Sql Vs. Relational Databases

956 Words4 Pages
To SQL or Not to SQL
Relational databases play a major role in making many apps and programs work. They provide an easy way to store large amounts of data in a consistent, non duplicating, and maintainable way to be used by developers for analytical or software use ("Advantages of a relational database", n.d.). However, more and more applications and companies with a tremendous amount of data such as search engines, social networks, and e-commerce sites have been requiring a level of speed and scalability that relational databases can not provide ("Why NoSQL?", n.d.). NoSQL is a name given to a quickly growing type of database known as non-relational databases, which are being used to store and manage huge amounts of structured, semi-structured, and non-structured data known as "Big Data" ("Why NoSQL?" n.d.). With the advent of social networks and apps with millions of users, the rate of growth of non-structured and semi-structured data is exponential, and the value in being able to quickly traverse it, analyze it, and use it for development is also growing quickly (McGuire, Manyika, & Chui, 2012).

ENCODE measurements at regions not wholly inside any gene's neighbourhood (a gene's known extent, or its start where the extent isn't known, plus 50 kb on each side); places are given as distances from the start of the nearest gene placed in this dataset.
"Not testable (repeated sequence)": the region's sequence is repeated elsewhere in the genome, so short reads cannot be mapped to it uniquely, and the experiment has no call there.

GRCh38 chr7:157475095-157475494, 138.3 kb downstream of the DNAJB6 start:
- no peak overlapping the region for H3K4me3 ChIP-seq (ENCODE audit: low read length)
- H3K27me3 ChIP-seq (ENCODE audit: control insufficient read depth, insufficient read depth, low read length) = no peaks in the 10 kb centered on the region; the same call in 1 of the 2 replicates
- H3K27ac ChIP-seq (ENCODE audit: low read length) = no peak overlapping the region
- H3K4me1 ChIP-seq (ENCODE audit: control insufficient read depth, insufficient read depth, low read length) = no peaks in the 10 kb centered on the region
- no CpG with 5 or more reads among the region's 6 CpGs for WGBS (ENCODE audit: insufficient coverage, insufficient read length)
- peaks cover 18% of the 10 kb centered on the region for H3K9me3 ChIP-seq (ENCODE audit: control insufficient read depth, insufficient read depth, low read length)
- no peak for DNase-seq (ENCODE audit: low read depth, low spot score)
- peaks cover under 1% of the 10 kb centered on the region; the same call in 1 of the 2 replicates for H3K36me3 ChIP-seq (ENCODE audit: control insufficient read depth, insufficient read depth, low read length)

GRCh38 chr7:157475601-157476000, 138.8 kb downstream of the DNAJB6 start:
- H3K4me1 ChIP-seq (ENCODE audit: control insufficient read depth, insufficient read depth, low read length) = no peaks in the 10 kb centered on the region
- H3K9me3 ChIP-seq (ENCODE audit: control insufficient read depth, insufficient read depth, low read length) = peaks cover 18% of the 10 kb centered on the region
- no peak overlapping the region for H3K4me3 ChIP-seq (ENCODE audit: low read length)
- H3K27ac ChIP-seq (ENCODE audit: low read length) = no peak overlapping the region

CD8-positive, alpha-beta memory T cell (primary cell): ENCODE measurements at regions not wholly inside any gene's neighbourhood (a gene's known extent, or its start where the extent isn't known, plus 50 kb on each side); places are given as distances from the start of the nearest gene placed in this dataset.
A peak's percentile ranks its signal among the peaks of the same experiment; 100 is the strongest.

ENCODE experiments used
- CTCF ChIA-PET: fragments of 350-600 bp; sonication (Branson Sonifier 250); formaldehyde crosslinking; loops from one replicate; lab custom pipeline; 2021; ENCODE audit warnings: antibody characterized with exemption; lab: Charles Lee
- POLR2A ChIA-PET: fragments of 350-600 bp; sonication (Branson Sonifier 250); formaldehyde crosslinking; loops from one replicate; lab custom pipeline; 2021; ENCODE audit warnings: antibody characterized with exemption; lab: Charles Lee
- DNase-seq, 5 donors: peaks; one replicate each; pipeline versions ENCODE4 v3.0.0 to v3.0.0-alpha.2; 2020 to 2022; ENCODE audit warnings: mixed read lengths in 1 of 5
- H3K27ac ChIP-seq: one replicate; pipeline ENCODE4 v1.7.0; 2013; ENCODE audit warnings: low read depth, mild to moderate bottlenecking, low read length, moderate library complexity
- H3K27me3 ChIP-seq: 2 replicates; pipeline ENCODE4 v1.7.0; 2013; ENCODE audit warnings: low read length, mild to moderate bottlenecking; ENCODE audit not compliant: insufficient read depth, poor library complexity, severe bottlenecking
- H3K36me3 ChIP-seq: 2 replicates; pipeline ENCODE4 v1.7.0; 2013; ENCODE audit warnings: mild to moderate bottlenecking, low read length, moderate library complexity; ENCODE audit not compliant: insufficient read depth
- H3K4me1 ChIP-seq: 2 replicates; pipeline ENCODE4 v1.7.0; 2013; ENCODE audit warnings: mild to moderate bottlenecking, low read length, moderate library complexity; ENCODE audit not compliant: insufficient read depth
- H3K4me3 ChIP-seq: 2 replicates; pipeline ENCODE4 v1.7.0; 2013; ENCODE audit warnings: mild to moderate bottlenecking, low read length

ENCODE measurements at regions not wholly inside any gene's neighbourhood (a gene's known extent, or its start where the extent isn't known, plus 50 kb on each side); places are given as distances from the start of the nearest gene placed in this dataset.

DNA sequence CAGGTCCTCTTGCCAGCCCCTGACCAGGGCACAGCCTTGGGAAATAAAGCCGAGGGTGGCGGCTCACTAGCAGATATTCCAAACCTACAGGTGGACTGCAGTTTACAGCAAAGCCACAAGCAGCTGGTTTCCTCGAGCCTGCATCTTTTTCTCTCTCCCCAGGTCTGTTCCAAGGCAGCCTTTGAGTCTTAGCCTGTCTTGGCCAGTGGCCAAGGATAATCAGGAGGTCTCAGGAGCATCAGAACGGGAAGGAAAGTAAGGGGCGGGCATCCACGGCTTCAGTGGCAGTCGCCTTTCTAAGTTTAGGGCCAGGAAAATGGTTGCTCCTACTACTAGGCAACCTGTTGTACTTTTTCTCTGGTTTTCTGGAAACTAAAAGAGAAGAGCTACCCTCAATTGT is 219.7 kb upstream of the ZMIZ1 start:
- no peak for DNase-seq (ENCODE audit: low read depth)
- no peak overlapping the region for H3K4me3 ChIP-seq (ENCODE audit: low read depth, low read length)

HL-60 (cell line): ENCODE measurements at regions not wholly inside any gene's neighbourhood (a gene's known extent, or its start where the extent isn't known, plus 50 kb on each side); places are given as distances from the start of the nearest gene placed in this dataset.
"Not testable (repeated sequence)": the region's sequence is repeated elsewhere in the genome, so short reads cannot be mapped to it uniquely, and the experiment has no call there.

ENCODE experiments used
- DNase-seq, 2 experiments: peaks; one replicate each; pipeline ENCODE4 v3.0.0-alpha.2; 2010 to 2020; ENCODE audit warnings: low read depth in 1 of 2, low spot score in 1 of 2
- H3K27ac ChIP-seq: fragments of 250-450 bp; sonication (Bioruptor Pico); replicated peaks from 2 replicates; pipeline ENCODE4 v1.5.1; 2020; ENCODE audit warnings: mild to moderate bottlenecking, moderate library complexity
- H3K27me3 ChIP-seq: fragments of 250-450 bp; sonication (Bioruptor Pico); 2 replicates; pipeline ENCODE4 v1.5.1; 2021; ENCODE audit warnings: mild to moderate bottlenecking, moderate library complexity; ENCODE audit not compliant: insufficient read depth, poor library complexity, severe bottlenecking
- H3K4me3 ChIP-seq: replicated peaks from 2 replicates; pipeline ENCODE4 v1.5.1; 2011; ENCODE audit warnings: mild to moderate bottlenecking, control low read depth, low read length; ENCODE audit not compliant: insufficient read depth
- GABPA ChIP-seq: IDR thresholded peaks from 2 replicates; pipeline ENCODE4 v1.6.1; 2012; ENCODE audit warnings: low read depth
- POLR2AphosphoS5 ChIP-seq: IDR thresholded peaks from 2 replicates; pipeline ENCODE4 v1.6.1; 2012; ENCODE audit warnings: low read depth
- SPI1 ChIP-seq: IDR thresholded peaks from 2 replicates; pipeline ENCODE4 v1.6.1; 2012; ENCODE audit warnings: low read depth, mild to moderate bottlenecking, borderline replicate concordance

Fundamentally, relational and non relational databases are very different. Relational databases generally follow the "ACID" transaction principles, while non-relational databases generally follow "BASIC" principles (Sasaki, 2015). ACID stands for atomic, consistent, isolated, durable; and prioritizes data consistency, stability, and accuracy over speed and scalability (Sasaki,
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